Gardening Adventures in April, Part II
Last week, I started my series of Gardening Adventures in April. In Part II of the series, I’ll share about my tour of Colonial Williamsburg with Becky of Brent and Becky’s Bulbs.
Becky took me back to Williamsburg and on Sunday I gave two lectures at their 66th Colonial Williamsburg Garden Symposium: one on edible landscaping and the other on heirloom vegetables and flowers. As usual, when I go to these seminars I always learn something. In this case, it was about both the new and the old. Lee Reich gave a real refresher course on unusual fruits and how they can be used in the landscape and the curator of the Williamsburg vegetable garden, Wesley Greene (whose official title is Gardener of the Historic Trades, Colonial Williamsburg) spoke to the old techniques in gardening. I was struck by how energy-saving and efficient they were. While I was there, I also took time to walk around their historical gardens, and I’m sharing my photos with you here.
The evening lighting captures the vivid colors of late spring. Note the wonderful middle bed filled with four fig trees and countless thyme and rosemary plants. Our ancestors needed the edibles to survive but added the flowers for their own pleasure.
Cold frames are a time-honored way to grow leafy greens over the winter and to start seedlings in the spring in cold climates. Like all good cold frames, this one is shorter on the south side to let in more sun. Notice the windowpanes, now stored behind the frame to let in the heat during the day. On cold days and at night, they are put on top to hold in the heat. Note, too, the heirloom lettuces, in all their glory.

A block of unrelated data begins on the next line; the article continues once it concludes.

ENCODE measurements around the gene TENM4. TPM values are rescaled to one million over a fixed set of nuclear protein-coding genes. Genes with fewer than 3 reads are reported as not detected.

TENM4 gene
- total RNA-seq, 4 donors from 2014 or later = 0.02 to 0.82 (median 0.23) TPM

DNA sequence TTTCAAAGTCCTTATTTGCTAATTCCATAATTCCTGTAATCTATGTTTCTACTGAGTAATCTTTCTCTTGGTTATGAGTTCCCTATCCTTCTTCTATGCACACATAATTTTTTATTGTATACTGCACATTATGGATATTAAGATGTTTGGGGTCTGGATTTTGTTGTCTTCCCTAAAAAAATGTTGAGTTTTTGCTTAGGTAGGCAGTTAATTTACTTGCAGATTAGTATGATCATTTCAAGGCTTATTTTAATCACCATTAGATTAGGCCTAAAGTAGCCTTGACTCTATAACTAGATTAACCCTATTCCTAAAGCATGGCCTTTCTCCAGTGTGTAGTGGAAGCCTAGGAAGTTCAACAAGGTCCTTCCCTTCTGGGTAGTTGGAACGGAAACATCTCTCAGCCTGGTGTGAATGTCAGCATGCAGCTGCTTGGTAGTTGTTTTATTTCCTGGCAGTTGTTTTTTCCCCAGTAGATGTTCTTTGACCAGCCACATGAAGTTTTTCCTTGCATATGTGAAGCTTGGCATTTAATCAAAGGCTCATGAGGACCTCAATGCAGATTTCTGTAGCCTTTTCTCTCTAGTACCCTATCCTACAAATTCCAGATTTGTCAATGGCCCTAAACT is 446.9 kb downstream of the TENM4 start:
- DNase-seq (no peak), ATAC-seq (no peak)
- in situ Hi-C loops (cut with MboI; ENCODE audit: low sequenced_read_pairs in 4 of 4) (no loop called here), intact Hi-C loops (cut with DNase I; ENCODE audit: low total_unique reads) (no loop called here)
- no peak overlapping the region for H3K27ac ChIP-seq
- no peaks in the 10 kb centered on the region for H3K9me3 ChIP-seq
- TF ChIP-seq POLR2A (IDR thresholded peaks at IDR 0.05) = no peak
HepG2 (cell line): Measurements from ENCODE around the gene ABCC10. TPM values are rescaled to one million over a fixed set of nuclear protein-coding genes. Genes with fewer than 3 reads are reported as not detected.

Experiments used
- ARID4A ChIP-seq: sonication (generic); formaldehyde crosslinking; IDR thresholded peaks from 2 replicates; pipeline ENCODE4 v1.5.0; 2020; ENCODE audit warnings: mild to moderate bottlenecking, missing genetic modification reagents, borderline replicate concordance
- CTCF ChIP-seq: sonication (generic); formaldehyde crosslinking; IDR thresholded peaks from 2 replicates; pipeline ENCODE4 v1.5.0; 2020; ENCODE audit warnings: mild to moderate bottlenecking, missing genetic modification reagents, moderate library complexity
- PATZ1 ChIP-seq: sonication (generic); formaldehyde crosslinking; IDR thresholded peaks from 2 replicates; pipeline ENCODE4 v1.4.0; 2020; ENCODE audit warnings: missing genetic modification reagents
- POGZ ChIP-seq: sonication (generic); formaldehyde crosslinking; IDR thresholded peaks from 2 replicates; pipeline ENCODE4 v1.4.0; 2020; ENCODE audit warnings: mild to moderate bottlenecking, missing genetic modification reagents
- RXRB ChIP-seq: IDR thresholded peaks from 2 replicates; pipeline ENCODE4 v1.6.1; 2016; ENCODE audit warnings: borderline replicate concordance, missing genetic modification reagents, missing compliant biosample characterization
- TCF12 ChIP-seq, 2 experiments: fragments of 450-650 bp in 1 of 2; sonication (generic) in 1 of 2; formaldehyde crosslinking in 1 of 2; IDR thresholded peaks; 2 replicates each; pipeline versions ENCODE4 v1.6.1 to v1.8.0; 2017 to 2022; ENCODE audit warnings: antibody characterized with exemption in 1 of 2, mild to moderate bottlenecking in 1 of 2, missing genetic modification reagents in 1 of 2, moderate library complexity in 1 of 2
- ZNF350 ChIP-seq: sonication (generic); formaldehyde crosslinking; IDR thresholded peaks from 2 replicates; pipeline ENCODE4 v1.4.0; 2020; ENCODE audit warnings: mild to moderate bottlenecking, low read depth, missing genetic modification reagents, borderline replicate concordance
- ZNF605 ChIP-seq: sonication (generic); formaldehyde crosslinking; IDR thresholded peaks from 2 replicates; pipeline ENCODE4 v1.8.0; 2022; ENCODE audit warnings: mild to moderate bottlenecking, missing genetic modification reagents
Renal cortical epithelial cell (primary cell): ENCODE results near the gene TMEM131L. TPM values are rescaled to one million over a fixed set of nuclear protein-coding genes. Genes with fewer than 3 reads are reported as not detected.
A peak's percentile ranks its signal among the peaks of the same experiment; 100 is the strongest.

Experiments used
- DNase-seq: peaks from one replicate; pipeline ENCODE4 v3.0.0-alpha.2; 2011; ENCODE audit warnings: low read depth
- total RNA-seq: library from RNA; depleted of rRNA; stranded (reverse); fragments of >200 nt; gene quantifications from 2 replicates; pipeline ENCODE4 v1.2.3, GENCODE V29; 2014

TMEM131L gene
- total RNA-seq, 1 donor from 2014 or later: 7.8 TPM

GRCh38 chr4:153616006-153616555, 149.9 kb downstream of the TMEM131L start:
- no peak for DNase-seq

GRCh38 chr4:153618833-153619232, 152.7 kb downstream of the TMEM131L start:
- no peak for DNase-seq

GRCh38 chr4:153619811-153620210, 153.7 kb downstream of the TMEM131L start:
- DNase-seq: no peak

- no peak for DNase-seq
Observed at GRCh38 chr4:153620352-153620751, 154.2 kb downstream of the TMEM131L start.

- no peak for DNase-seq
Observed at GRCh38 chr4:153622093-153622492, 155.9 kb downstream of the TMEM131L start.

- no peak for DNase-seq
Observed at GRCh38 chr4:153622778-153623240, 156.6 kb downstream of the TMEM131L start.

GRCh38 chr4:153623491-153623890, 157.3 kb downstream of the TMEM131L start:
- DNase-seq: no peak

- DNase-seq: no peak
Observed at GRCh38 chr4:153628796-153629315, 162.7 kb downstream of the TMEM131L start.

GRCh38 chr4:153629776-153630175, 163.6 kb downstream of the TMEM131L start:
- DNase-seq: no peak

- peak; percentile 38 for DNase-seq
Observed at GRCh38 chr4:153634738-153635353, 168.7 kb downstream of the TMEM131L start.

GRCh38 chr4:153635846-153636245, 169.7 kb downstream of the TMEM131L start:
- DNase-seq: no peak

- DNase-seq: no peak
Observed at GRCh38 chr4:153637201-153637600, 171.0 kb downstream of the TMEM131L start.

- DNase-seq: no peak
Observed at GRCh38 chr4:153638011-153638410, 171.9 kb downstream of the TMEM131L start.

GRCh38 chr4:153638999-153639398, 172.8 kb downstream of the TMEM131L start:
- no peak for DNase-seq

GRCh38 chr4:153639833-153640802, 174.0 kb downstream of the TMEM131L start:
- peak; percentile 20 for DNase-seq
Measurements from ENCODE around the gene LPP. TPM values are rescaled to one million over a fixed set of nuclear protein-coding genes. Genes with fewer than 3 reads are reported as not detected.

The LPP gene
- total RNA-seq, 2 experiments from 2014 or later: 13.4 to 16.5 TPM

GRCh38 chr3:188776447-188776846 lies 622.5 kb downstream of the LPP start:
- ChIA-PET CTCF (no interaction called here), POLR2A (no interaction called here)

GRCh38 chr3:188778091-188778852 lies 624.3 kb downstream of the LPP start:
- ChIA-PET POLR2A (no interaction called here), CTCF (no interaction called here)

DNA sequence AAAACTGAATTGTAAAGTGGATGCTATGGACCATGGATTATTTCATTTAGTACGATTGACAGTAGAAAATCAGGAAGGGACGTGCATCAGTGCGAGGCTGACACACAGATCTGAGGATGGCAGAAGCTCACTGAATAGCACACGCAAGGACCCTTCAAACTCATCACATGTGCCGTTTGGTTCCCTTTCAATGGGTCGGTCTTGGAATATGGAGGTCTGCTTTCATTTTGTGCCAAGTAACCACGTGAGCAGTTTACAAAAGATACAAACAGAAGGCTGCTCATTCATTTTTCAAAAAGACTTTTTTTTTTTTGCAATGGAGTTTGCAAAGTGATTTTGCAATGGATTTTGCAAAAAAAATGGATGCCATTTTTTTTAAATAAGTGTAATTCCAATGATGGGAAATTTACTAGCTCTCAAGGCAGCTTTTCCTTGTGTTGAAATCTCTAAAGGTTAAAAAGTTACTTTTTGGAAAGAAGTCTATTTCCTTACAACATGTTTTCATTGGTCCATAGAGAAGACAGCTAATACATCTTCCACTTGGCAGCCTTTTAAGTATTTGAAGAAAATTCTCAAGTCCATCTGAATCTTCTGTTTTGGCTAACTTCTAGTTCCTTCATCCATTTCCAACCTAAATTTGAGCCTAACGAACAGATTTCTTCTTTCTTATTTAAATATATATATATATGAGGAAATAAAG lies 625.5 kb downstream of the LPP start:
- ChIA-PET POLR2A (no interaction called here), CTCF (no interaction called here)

Imagine my luck watching this cardinal look for caterpillars among the broccoli. After a while, he came out with a great big, fat caterpillar and commenced to eat it. All of a sudden, his wife appeared and harangued him. “That’s for the kids. You can’t eat that!” I got so swept up in the drama I didn’t photograph that part. Sorry. Natural pest control aside, these heirloom broccolis and cauliflowers will produce for months, unlike their modern cousins who produce one large head, and maybe a few small ones, all within two weeks.
Boy, wait until you hear the rest of the month. To be continued . . .